A publication of the Archaeological Institute of America
Maya Water Temple Discovered in Belize
Wednesday, January 28, 2015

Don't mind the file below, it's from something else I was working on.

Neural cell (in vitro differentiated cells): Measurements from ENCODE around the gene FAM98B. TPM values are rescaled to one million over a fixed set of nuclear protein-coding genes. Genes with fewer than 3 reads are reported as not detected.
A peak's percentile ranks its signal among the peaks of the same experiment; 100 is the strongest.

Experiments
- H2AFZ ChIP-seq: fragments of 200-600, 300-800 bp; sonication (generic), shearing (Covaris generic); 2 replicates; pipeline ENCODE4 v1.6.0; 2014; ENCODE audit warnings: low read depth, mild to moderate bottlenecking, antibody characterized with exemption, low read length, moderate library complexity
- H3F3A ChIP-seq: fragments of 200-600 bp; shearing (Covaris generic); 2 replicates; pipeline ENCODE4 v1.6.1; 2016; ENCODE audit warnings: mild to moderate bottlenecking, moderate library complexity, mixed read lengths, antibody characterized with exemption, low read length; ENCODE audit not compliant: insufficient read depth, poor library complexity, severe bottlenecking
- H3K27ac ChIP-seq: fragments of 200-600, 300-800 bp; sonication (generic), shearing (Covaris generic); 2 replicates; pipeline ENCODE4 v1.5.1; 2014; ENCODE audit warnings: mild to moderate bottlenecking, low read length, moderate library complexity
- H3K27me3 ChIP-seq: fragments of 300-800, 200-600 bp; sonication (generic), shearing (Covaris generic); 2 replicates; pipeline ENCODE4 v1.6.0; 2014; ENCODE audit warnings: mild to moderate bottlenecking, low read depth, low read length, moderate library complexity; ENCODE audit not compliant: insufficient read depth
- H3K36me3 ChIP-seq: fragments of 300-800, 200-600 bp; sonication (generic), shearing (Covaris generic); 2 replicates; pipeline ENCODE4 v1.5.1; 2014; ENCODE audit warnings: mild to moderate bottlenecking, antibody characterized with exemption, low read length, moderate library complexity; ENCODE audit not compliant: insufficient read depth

CHAMPAIGN, ILLINOIS—A water temple complex where archaeologists think a “drought cult” offered sacrifices has been discovered at the Cara Blanca site in Belize. A lodge and two smaller structures had been built near a deep cenote, where the Maya placed pots, jars, and bowls and may have prayed for rain. The water temple had been built from the cenote’s tufa stone, and its floors had been covered with broken water jars, teeth, and claws dredged from the sacred pool. “The pilgrims came there to purify themselves and to make offerings,” Lisa Lucero of the University of Illinois told National Geographic News. She and Andrew Kinkella of California’s Moorpark College explored the cenote and found that more offerings to Chaak, the Maya rain god, were placed in the shrine after a widespread drought hit the Maya region. Their report on the temple will be published in the Cambridge Archaeological Journal. For more on these types of ritual sites, see "Cenotes in the Maya World."
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